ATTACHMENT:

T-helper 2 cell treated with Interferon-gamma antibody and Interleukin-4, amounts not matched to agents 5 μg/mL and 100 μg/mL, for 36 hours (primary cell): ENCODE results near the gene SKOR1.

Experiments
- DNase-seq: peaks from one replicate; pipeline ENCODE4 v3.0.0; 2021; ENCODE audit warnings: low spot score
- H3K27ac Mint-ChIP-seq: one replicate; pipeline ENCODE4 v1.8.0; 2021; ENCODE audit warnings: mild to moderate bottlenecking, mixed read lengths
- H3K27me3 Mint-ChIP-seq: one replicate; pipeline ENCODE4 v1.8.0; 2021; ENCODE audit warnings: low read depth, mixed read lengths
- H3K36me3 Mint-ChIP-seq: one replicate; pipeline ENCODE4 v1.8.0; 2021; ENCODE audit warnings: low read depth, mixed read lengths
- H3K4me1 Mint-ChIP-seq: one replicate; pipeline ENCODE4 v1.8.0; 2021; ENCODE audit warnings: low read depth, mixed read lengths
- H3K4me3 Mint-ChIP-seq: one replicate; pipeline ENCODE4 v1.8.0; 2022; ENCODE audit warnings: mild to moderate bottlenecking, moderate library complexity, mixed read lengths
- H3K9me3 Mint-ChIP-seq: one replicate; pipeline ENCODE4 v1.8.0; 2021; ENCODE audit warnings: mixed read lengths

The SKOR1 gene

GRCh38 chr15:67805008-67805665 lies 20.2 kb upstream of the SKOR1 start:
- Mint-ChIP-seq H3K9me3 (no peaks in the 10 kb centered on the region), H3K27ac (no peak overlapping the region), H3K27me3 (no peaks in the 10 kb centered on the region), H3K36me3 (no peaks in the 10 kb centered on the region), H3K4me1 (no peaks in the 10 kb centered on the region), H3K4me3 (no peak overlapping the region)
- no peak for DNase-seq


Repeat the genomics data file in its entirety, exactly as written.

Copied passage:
T-helper 2 cell treated with Interferon-gamma antibody and Interleukin-4, amounts not matched to agents 5 μg/mL and 100 μg/mL, for 36 hours (primary cell): ENCODE results near the gene SKOR1.

Experiments
- DNase-seq: peaks from one replicate; pipeline ENCODE4 v3.0.0; 2021; ENCODE audit warnings: low spot score
- H3K27ac Mint-ChIP-seq: one replicate; pipeline ENCODE4 v1.8.0; 2021; ENCODE audit warnings: mild to moderate bottlenecking, mixed read lengths
- H3K27me3 Mint-ChIP-seq: one replicate; pipeline ENCODE4 v1.8.0; 2021; ENCODE audit warnings: low read depth, mixed read lengths
- H3K36me3 Mint-ChIP-seq: one replicate; pipeline ENCODE4 v1.8.0; 2021; ENCODE audit warnings: low read depth, mixed read lengths
- H3K4me1 Mint-ChIP-seq: one replicate; pipeline ENCODE4 v1.8.0; 2021; ENCODE audit warnings: low read depth, mixed read lengths
- H3K4me3 Mint-ChIP-seq: one replicate; pipeline ENCODE4 v1.8.0; 2022; ENCODE audit warnings: mild to moderate bottlenecking, moderate library complexity, mixed read lengths
- H3K9me3 Mint-ChIP-seq: one replicate; pipeline ENCODE4 v1.8.0; 2021; ENCODE audit warnings: mixed read lengths

The SKOR1 gene

GRCh38 chr15:67805008-67805665 lies 20.2 kb upstream of the SKOR1 start:
- Mint-ChIP-seq H3K9me3 (no peaks in the 10 kb centered on the region), H3K27ac (no peak overlapping the region), H3K27me3 (no peaks in the 10 kb centered on the region), H3K36me3 (no peaks in the 10 kb centered on the region), H3K4me1 (no peaks in the 10 kb centered on the region), H3K4me3 (no peak overlapping the region)
- no peak for DNase-seq